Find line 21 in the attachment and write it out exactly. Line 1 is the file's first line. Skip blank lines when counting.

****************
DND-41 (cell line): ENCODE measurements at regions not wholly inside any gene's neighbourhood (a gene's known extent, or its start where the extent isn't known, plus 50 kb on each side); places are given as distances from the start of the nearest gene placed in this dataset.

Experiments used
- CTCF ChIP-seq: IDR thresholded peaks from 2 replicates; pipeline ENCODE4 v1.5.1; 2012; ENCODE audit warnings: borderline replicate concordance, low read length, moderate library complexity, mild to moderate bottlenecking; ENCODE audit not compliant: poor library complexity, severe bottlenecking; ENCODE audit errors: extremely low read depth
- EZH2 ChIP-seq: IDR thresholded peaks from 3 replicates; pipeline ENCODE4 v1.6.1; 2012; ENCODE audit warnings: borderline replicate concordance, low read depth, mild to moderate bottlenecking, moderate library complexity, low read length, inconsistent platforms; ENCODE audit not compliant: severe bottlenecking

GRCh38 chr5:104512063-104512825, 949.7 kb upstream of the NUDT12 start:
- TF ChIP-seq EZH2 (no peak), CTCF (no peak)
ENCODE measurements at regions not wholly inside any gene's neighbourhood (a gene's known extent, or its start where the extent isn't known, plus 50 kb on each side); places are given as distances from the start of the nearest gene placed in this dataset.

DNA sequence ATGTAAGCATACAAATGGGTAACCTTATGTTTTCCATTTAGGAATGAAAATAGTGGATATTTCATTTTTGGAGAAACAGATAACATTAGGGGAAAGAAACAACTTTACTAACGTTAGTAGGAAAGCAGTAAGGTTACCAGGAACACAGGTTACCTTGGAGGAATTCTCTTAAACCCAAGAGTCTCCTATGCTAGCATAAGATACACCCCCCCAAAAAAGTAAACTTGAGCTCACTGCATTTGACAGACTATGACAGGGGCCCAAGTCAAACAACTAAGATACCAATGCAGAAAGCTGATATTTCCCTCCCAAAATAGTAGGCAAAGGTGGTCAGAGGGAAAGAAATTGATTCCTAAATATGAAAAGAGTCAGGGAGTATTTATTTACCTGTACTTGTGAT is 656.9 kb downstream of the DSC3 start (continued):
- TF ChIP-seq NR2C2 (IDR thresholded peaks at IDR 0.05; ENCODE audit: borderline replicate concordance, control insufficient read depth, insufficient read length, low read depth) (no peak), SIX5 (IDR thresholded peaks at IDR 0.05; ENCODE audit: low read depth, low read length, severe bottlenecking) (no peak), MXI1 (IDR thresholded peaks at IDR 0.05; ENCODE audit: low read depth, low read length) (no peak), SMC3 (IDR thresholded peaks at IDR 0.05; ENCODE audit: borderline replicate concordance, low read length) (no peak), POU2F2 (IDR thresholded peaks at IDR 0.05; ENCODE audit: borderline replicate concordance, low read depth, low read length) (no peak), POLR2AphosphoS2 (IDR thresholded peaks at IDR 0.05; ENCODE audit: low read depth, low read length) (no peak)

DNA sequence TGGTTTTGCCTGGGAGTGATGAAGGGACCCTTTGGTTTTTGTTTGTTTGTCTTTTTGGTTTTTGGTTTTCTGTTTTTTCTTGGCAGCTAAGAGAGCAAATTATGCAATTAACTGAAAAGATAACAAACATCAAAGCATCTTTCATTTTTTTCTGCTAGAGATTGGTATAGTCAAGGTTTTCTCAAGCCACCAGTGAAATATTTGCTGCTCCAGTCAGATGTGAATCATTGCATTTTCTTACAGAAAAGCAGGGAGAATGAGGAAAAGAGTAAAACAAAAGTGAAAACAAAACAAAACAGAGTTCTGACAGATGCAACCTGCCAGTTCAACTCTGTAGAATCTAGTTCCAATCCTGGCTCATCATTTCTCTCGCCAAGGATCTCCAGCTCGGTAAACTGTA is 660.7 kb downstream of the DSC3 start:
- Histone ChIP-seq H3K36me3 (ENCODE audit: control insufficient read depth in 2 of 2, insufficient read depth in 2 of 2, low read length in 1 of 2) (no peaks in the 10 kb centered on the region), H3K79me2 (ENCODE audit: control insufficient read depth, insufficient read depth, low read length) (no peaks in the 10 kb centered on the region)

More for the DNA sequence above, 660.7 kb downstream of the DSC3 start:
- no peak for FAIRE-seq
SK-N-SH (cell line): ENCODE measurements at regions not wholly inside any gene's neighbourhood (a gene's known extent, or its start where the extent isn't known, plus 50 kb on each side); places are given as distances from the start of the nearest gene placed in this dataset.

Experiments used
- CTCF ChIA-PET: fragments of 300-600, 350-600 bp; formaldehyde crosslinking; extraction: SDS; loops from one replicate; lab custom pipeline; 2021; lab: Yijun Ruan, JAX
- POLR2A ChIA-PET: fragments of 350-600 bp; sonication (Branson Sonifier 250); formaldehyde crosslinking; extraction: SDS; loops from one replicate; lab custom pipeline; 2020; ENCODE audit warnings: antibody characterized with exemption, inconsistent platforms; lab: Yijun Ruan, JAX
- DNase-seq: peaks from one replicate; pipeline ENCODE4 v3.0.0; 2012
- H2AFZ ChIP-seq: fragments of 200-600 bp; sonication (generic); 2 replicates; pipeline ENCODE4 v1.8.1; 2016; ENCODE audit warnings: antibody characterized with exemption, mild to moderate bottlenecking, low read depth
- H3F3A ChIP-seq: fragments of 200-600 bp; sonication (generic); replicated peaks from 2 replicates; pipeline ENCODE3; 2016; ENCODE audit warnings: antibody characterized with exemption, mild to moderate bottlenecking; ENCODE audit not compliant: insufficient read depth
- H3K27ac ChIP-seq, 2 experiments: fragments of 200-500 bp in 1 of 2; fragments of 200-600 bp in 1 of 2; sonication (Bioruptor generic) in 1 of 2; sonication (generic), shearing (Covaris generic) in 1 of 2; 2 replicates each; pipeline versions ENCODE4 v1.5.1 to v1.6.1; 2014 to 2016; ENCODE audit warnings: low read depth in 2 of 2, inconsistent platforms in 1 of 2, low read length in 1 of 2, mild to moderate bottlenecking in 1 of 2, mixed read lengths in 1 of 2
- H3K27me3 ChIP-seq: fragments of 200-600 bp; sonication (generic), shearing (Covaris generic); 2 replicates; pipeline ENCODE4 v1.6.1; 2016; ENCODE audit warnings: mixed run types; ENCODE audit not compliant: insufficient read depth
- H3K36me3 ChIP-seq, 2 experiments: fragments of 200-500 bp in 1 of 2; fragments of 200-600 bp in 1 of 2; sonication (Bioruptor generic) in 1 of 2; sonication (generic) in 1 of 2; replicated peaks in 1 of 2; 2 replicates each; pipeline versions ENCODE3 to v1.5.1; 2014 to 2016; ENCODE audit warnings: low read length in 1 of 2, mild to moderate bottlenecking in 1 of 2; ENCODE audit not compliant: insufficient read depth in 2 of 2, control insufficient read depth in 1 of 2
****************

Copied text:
- H3K27ac ChIP-seq, 2 experiments: fragments of 200-500 bp in 1 of 2; fragments of 200-600 bp in 1 of 2; sonication (Bioruptor generic) in 1 of 2; sonication (generic), shearing (Covaris generic) in 1 of 2; 2 replicates each; pipeline versions ENCODE4 v1.5.1 to v1.6.1; 2014 to 2016; ENCODE audit warnings: low read depth in 2 of 2, inconsistent platforms in 1 of 2, low read length in 1 of 2, mild to moderate bottlenecking in 1 of 2, mixed read lengths in 1 of 2